Sunday, November 1, 2009

Embedded, but Not in Bed With

Social Policy, Summer, 2009
A review of Embedded with Organized Labor: Journalistic Reflections on the Class War at Home. By Steve Early, Monthly Review Press. 288 pp.

By Ken Paff
Some writers who have spent their lives as career union reps are just about as independent as the media who were embedded with US troops in Iraq. However, there is no danger of that in Steve Early’s new book, Embedded with Organized Labor. Though he worked for the Communications Workers of American as an International Rep for nearly 30 years, Early has never been accused of channeling the union leadership. Thus he writes with a clear headedness that makes his new book useful for anyone interested in labor’s future as well as its history.

In fact, his CWA day job is barely mentioned in this collection, which is primarily a compilation of more than 30 book reviews (of nearly 100 books), a number of them on struggles or issues in with which he has been personally involved.
Writing about Powers Hapgood, a left intellectual miner who took a job working for John L. Lewis in the CIO boom period of the 1930s, Early comments that Hapgood “never stopped trying to reconcile the demands of his own conscience with the sometimes conflicting dictates of organizational policy and day-to-day pressures of trade union work.” He could have been writing about his own personal challenges in that respect.

I first met Steve in 1978 when he was working for PROD, a Ralph Nader-inspired Teamster reform group. He was instrumental in helping pull off a merger between PROD and Teamsters for a Democratic Union, the competing insurgent Teamster group.

Early never lost his passion for labor rebels and “bottom-up” unionism, and I again worked with Steve in 1990-92 when he volunteered to help raise funds for our campaign to elect Ron Carey as Teamster president, then followed with a short stint as a consultant (on loan from CWA) to the new Carey administration.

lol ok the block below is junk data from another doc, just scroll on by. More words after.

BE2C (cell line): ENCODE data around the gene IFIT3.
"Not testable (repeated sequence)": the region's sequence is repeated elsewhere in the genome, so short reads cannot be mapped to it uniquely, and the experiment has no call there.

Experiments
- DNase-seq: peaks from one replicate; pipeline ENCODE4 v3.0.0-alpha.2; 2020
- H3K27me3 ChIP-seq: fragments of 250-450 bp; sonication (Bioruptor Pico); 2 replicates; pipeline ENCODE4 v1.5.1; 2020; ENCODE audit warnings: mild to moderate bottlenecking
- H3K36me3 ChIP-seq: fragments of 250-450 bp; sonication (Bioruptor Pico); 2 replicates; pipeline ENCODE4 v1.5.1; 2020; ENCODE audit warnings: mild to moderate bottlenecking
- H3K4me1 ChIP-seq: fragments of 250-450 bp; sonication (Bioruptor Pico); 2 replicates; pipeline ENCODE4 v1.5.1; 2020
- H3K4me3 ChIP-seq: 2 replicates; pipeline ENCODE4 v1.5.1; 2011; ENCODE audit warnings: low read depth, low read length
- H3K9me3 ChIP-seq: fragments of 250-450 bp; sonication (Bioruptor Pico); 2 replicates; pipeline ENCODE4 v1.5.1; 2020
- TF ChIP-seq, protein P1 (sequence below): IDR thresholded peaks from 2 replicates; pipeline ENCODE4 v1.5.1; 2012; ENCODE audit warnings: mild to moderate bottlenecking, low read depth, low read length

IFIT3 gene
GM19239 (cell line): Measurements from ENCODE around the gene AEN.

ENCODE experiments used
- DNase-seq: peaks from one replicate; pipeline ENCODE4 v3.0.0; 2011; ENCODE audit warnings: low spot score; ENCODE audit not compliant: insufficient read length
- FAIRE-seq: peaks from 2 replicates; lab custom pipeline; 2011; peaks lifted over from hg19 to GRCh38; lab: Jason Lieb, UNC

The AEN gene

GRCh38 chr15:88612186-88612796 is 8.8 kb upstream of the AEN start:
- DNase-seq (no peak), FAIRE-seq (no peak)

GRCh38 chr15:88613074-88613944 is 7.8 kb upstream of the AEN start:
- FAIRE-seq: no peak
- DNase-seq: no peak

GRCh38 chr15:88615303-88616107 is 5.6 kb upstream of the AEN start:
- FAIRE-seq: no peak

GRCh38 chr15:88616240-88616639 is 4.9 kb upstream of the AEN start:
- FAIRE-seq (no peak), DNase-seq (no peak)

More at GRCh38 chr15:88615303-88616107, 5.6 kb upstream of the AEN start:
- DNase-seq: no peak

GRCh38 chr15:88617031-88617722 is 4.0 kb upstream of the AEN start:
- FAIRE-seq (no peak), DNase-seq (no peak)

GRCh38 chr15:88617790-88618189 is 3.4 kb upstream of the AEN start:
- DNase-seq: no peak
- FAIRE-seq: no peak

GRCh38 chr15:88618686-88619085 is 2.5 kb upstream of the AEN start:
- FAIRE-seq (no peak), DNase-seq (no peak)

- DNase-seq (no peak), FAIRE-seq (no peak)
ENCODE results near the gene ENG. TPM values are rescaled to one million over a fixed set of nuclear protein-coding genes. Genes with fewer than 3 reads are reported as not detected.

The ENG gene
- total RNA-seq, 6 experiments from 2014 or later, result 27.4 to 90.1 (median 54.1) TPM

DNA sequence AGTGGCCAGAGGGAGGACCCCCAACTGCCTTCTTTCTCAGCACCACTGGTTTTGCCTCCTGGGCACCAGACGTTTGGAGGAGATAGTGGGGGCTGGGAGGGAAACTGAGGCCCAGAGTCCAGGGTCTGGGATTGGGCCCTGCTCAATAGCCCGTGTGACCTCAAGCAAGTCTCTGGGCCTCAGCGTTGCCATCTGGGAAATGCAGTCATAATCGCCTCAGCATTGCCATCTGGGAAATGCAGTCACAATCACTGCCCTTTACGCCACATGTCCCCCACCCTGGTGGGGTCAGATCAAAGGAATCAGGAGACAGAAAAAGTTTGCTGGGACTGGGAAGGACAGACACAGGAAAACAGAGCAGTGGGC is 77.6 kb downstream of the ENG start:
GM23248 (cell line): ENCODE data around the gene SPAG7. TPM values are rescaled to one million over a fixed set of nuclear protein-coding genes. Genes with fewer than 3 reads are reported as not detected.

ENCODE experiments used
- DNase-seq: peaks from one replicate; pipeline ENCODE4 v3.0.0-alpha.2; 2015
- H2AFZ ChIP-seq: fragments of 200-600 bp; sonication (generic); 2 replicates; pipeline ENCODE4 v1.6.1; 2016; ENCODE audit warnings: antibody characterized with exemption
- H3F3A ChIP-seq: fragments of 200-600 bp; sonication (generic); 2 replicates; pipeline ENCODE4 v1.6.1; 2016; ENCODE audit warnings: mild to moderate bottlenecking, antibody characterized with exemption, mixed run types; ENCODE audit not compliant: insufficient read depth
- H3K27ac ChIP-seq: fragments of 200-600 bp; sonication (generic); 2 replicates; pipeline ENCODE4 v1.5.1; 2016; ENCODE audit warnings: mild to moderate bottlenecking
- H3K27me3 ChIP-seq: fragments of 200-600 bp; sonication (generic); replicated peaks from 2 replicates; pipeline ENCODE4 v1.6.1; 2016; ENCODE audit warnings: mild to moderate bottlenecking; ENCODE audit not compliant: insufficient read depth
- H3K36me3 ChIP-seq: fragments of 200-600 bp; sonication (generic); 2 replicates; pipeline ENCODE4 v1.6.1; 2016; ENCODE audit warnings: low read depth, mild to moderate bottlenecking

That rank and file perspective is pervasive in the book, with the author ever suspicious of top leaders who don’t rise from (or answer to) the members. But Early offers surprisingly fair treatment to a variety of viewpoints, sometimes reviewing divergent pieces together, as in the chapter “Not Your Father’s Union Movement” on the meaning of John Sweeney’s 1995 election to head the AFL-CIO.

Most of the first half of Embedded is historical, taking up issues of race, class and gender. The essays cover a rich history of strikes, struggles, victories and defeats, with good pieces on the relationship of the left (and some interesting leftists) to the union movement.

The later sections take up more contemporary issues and struggles. The section “Organizing in the Global Village” includes a half-dozen essays on the role of workers centers in organizing immigrants and issues of globalization and international solidarity.

Early’s passion of the past few years, since he retired (he prefers “redeployed”) from the CWA, has been as the Anti-Stern. So, in the sixth section of the book, with essays on Change to Win and SEIU (including a review of SEIU president Andy Stern’s own book), he bring his guns out.

Early has earned a unique distinction from the SEIU leadership. Herman Benson, writing in a recent newsletter of the Association for Union Democracy, notes that when AUD asked for press credentials for SEIU’s 2008 Convention in Puerto Rico, they were told they were welcome to send anyone they wanted… except Early.

A few years ago, writing as the anti-Stern partisan for a labor/left audience would have been like selling condoms in the Vatican: a small, not very public market. But recent events -- CtW’s apparent inability to deliver on its promising start, and Stern’s controversial role in UNITE-HERE and in driving the leaders of United Health Care West out of SEIU – place Early’s work well within the current debate on labor’s direction.

Embedded reminded me how much more I have to learn about our own history, since I haven’t read most of the books reviewed. But at least I got a good sample in an easy read.

Ken Paff is the National Organizer of Teamsters for a Democratic Union, the reform movement within the Teamsters Union.

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